Moore (6’1, 214) was acquired by the Rangers in the bloodletting that occurred in the spring of 2004. In this particular trade, Moore, Blair Betts, and Jamie McLennan came to the Blueshirts in exchange for Chris Simon and a 2004 seventh round selection. Moore, who had been drafted by the Calgary Flames in the fifth round, 143 overall, of the 2003 NHL Entry Draft, was a standout for four years at the University of Maine. Always known as a gritty, physical player, Moore’s college years were marked by resiliency and tenacity, as well as many awards for his offensive prowess. Last year, Moore, who was named one of 10 Hobey Baker finalists, had a team high of 45 points (12 goals, 33 assists), and 12 multi-point games. The Black Bears’ hockey team captain was named a first team All-American, as well as to the first team in the Hockey East. After his college career was completed last spring, Moore joined the Wolf Pack, where he opened his professional career with two points (1 goal, 1 assist) in as many regular season games. He then was a big contributor in the Wolf Pack’s playoff run, scoring seven points (2 goals, 5 assists) in 13 games. Moore has been successful at every level in which he has skated, and with his increased on-ice maturity over this past year, he has an outside chance to win a spot on the Rangers’ NHL team this fall.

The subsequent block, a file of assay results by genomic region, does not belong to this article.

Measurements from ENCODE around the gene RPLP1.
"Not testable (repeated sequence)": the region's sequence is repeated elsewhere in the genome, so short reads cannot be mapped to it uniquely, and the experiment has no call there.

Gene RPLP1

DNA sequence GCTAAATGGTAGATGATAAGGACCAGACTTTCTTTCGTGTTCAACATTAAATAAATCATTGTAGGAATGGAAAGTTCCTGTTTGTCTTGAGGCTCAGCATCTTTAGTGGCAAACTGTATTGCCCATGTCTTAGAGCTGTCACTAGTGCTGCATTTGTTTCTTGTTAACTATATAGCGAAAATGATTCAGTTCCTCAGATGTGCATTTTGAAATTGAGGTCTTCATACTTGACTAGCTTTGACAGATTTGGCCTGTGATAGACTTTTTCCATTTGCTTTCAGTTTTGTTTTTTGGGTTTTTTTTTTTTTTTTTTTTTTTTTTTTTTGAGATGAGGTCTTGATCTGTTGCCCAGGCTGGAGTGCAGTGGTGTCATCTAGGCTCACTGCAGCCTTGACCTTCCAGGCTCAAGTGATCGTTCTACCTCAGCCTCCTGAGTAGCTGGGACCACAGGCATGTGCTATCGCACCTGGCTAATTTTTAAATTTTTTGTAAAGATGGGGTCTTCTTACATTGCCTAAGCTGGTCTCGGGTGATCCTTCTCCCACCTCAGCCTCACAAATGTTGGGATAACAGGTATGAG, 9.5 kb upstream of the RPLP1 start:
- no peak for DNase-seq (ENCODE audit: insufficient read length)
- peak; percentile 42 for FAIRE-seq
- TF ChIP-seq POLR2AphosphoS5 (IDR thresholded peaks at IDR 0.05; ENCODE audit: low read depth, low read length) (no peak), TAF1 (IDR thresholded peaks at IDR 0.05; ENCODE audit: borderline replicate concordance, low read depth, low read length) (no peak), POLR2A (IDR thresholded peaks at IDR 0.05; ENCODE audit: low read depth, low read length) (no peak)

15. (12) Tom Pyatt, C, Age: 19
Acquired: 4th Round, 107 overall (2005) Grade: 7.0C